Autonomous vehicles will save us all! Self-driving cars are the future! …or, so I thought until I watched the following clip.
Before we get to that, a bit of background.
The video below is from a recent live broadcast of Roborace, the world’s first all autonomous full-scale motor race series. It’s a pretty simple concept: teams use their own electrically powered self-driving vehicles to race around real-life racetracks.
All teams use the same chassis and drivetrain, but are responsible for coming up with their own self-driving software to actually drive the car. Like all other motor races, the fastest wins.
It’s been around for a few years already, and it seems it’s still got a little way to go before the cars are, uhm, finished.
Earlier this week, at one of the race’s live broadcasted events, the vehicle from team Acronis SIT Autonomous, was waiting on the grid. Situation normal.
However, immediately after taking off from the line, it crashed into a wall that runs alongside the home stretch. Obviously, no one was hurt. See it for yourself below.
Roborace is the world first driver-less/autonomous motorsports category.
This is one of their first live-broadcasted events.
This was the second run.
It drove straight into a wall. pic.twitter.com/ss5R2YVRi3
— Ryan (@dogryan100) October 29, 2020
You’d think getting an autonomous car to drive safely around a track wouldn’t be all that difficult, at least compared to other challenges self-driving car tests are facing. On a racetrack, there are no intersections, pedestrians, or other drivers to navigate. The road surface and conditions are also much more manageable and the boundaries between what is track and what isn’t, is clearly demarcated with white lines, grass, and walls.
Though it’s worth mentioning that these clips come from Roborace’s Beta season, in which teams compete to post the fastest time of three-lap time-trials around real world tracks which are also littered with virtual objects. It all comes together to create some kind of mixed reality race, which Roborace calls its “metaverse.”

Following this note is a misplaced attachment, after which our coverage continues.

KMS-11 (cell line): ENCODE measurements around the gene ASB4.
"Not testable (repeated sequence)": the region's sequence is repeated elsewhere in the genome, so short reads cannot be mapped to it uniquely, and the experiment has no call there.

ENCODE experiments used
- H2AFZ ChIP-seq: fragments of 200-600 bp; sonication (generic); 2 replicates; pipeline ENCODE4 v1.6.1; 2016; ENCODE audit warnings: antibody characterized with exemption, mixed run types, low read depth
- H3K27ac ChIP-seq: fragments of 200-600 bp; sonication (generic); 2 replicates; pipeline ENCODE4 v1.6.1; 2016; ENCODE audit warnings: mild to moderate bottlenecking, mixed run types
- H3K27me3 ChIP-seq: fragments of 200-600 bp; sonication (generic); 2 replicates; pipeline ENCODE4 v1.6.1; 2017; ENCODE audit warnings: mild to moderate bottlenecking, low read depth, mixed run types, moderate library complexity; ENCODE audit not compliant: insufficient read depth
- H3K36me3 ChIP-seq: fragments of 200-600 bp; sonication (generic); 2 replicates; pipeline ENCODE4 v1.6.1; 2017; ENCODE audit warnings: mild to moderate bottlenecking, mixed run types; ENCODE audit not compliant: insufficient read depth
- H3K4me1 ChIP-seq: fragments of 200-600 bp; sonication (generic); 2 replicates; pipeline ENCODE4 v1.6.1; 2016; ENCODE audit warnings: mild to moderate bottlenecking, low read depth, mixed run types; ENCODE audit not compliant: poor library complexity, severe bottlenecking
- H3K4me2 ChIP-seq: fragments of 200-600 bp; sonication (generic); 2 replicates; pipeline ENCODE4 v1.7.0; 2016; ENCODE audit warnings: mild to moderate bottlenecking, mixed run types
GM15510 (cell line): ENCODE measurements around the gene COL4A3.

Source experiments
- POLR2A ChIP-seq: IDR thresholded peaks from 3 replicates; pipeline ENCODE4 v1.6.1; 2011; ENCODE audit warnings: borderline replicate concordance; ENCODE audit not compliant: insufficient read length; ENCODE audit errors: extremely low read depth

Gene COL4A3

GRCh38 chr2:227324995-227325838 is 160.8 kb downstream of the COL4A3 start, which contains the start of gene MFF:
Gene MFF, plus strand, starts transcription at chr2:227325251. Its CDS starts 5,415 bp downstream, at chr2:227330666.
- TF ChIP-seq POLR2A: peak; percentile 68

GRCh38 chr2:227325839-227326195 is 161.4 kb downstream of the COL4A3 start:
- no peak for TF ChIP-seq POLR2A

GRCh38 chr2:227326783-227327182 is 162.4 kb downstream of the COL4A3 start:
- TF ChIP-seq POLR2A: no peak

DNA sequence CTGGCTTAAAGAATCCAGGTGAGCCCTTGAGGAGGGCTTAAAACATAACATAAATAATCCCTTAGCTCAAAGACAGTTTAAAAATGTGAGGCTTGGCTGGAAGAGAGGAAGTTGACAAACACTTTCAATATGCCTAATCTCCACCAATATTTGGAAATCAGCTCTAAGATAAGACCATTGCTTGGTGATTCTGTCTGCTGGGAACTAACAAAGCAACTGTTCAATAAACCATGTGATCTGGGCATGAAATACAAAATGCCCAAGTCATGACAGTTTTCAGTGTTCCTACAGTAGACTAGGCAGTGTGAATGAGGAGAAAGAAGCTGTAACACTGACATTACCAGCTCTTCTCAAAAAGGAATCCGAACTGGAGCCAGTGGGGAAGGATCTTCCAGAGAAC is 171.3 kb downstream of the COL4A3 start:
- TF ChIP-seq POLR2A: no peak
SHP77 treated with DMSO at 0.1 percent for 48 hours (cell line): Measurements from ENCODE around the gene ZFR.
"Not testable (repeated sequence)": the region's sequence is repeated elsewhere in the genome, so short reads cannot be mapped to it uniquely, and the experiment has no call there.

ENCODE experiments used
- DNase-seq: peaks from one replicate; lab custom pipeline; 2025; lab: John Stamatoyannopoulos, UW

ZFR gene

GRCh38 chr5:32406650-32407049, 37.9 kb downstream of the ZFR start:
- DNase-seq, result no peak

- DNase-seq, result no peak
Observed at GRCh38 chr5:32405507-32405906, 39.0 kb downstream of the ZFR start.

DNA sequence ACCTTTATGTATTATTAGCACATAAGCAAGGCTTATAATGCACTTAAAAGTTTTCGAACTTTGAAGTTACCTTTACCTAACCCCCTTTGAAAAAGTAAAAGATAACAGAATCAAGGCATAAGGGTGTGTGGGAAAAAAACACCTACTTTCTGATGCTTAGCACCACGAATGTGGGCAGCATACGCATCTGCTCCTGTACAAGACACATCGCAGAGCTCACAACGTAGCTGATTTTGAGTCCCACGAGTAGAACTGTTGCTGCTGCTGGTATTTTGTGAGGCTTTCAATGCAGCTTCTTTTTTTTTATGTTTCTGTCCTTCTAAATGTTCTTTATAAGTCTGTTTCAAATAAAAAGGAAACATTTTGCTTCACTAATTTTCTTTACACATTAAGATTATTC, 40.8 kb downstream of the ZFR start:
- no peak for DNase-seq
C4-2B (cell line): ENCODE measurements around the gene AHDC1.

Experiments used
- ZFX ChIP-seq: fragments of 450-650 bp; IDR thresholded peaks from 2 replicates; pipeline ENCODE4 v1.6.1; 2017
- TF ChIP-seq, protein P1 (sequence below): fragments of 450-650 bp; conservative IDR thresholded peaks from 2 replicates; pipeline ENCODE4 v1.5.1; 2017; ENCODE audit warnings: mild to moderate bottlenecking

You can see that in action in this clip from the race series over on its Twitch channel.
Team principal Ilya Shimchik told broadcasters it wasn’t immediately clear why the car crashed, Car and Driver reports.
However, an individual claiming to be one of the engineers from the Acronis SIT team took to Reddit after the race to clarify what happened. They said the issue actually occurred on an initialization lap, when it was being shown round the course by a human driver.
Apparently, after the sighting lap, the steering value returned a NaN (not a number) value, which is computer speak for, something done screwed up. When it came to launching the car off the line in autonomous mode, it locked the steering to the right to compensate for the NaN value.
After watching a bunch of Roborace clips, it seems the crashes and spins are freak accidents, as they are in any motor sport. The only difference is that because algorithms control the cars not humans, the crashes (like the one above) can happen in the most inhuman and hilarious ways possible.
Given this has happened within a few weeks of Tesla launching its Full Self Driving beta, let’s take a moment to remind ourselves just how difficult it is to make a car drive itself. Good job this happened on a closed track and not on the streets among the public!
SHIFT is brought to you by Polestar. It’s time to accelerate the shift to sustainable mobility. That is why Polestar combines electric driving with cutting-edge design and thrilling performance. Find out how.
Get the Shift newsletter
Get the most important mobility news in your inbox each week.Follow @shift_tnw